September 4, 2023    ArtsJapaneseReview

Japanese Film Review: “To the Ends of the Earth”

Traveling has a mysterious effect of perspective shifting; you go home with the courage to try something new or renewed enthusiasm to continue your current path. This is especially true if you must interact with the locals under real-life circumstances.

In Kiyoshi Kurosawa’s To the Ends of the Earth, a Japanese TV crew is shooting a travel show in Uzbekistan. We don’t realize until the middle of the film that each member is doubting their career direction. Frustrated that nothing is going according to plan, the director loses confidence and thinks it will end his career. The cameraman reveals that he originally wanted to make documentary films. The travel show host, Yoko, has always wanted to be a singer and feels she has deviated too far from that path. Ironically, the only person who has realized his career objective is the Uzbek guide/interpreter.

The first half of the film is confounding because we don’t understand Yoko’s strange behavior. She seems almost psychotic. After work, she does not spend time with the crew. Instead, she takes off alone into shady places. If anyone tries to speak to her, she runs away scared, yet she deliberately exposes herself to danger. She does not walk; she is constantly running. It is not clear if she is running towards or away from something.

In one excursion, she relies on a booklet to figure out how to take a bus to a bazaar. She does not speak the local language, so she relies on a few English words to get around. After all the trouble of getting there, she doesn’t buy anything from the market; she walks into a small store and grabs some random items. Walking alone in a dark, desolate area, she runs into a goat in captivity. She runs back to the bus and almost misses it. By the time she gets back to the hotel, it’s late. She takes a bite out of the packaged food she bought but doesn’t like it, so she eats the food someone had given her during the shoot.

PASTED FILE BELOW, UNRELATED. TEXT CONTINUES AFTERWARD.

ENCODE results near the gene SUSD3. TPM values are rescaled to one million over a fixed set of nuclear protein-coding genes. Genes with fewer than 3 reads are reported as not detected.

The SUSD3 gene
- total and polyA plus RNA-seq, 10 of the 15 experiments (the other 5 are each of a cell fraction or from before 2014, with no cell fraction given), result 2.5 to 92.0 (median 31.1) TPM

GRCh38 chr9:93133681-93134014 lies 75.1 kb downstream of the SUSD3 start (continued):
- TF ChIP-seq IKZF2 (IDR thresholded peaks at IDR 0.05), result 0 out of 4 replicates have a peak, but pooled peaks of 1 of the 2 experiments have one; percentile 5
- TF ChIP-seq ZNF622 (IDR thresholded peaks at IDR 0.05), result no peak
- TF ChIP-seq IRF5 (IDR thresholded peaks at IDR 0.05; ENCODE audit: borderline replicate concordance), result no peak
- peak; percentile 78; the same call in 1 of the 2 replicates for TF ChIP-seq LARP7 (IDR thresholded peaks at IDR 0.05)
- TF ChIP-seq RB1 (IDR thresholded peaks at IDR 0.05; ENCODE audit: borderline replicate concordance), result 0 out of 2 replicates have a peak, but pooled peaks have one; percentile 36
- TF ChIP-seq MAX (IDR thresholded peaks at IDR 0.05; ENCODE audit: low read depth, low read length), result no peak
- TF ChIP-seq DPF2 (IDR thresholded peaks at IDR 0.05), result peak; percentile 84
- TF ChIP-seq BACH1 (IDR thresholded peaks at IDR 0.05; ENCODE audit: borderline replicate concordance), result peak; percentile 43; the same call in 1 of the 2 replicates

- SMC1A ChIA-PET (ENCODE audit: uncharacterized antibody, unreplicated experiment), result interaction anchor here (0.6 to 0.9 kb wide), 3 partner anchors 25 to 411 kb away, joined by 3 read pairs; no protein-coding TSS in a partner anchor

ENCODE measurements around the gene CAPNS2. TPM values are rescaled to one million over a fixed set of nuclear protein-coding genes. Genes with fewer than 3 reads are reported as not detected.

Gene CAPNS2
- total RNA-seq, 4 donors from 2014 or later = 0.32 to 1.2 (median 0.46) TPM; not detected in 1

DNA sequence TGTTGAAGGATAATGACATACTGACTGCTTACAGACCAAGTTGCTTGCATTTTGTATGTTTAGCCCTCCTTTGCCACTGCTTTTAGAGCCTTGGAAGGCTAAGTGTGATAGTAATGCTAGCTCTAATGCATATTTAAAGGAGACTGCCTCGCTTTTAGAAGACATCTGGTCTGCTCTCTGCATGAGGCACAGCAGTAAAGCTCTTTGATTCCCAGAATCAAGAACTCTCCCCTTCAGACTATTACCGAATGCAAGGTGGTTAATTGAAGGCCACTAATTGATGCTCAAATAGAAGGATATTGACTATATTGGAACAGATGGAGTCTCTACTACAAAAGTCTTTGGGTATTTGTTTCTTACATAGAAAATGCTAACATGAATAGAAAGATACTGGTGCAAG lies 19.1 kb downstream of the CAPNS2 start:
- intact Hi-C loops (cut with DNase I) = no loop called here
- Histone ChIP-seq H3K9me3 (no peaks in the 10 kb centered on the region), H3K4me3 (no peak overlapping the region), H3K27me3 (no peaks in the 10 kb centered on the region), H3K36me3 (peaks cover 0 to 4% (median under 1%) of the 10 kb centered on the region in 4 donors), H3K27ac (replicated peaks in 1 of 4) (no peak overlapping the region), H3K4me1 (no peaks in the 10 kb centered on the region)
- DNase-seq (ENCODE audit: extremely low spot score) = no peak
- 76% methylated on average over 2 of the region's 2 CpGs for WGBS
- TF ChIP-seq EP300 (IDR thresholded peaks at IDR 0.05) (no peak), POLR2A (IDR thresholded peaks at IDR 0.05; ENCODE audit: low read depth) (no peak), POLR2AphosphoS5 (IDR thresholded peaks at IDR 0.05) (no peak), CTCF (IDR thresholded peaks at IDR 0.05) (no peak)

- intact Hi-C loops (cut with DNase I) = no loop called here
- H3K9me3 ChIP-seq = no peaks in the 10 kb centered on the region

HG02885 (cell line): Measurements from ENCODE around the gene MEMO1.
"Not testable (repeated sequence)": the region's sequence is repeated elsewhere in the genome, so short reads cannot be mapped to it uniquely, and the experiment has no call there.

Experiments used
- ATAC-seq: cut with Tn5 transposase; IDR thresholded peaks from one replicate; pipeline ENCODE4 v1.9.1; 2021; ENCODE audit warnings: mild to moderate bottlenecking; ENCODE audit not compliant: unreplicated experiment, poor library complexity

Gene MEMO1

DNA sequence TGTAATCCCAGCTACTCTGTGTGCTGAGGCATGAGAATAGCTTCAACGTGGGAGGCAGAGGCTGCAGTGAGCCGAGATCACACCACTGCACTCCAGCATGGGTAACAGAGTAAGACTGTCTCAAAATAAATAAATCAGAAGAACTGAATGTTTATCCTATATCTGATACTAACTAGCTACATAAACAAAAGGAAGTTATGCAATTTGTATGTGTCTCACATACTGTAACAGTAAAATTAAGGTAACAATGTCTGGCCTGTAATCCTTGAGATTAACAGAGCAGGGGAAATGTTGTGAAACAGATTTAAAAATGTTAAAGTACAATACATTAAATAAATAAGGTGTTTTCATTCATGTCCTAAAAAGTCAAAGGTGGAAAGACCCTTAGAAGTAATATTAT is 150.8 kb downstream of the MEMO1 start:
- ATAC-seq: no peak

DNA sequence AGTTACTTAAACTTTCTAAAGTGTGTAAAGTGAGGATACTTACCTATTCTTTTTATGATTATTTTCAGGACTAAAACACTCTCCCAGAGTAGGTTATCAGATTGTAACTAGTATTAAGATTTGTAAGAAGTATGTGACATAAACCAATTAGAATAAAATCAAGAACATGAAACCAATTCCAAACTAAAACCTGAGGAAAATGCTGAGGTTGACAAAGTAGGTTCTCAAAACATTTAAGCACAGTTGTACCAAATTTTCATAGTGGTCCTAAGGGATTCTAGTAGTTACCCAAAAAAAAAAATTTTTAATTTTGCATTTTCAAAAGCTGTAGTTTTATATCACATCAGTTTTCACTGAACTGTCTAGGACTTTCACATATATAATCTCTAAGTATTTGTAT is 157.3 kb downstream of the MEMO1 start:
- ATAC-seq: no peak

When the crew runs out of ideas for what to shoot, she suggests rescuing the goat she saw last night. It’s a nonsensical idea for a travel show, but the crew goes along with it, perhaps because they all share the feeling of being stuck in their careers.

In another baffling excursion, she hears a singing voice coming from a majestic building. As if hypnotized, she enters the empty building and finds a woman practicing. We then watch an imaginary scene of Yoko singing Édith Piaf’s Hymne A L’Amour, which is the clue we needed for her strange behavior.

The next day, she discloses to the cameraman at the breakfast table that she will audition for a musical once she returns home, which will determine the rest of her life. The difference between being a television host and a singer, she explains, is that the latter must have an emotion that bursts out from the bottom of her heart. The song she must sing for the audition is Hymne A L’Amour, and the cameraman asks her to sing, but she says she doesn’t have that required emotion.

If you pay attention to the lyrics, her seemingly irrational behavior makes sense. It says the blue sky can collapse. The ground can cave in. It doesn’t matter as long as you love me. She’ll go to the end of the world. We are reminded of the title of the film, To the Ends of the Earth. A literal translation of the original Japanese title is “The end of traveling, the beginning of the world.” Note that what ends is not the world/earth but traveling. The world begins from there.

Yoko is forcing herself to go to the end of the world so she can understand the emotion required to sing Hymne A L’Amour. It also explains why she was willing to take on torturous tasks like eating uncooked rice and enduring an amusement park ride three times that caused her to puke. Hymne A L’Amour is about the willingness to do anything for love. And, she ultimately succeeds in understanding that feeling. Her singing in the theater was imaginary; at the end, she sings for real against a backdrop that reminds us of the famous scene from The Sound of Music.

To the Ends of the Earth is a psychological mystery that draws the audience in with baffling behavior and gradually fills you in on what is going on inside. In this sense, it’s not a departure from Kiyoshi Kurosawa’s other films, but unfortunately, it didn’t translate well for the Western audience. Being unfamiliar with both Japanese and Uzbek cultures, I believe Yoko’s behavior did not appear bizarre or mysterious. English film reviews treated it as an understandable difficulty in a foreign culture, perhaps assuming that it’s not strange for Japanese people to behave that way in unfamiliar environments. Hopefully, knowing this may help some Western viewers appreciate the film better.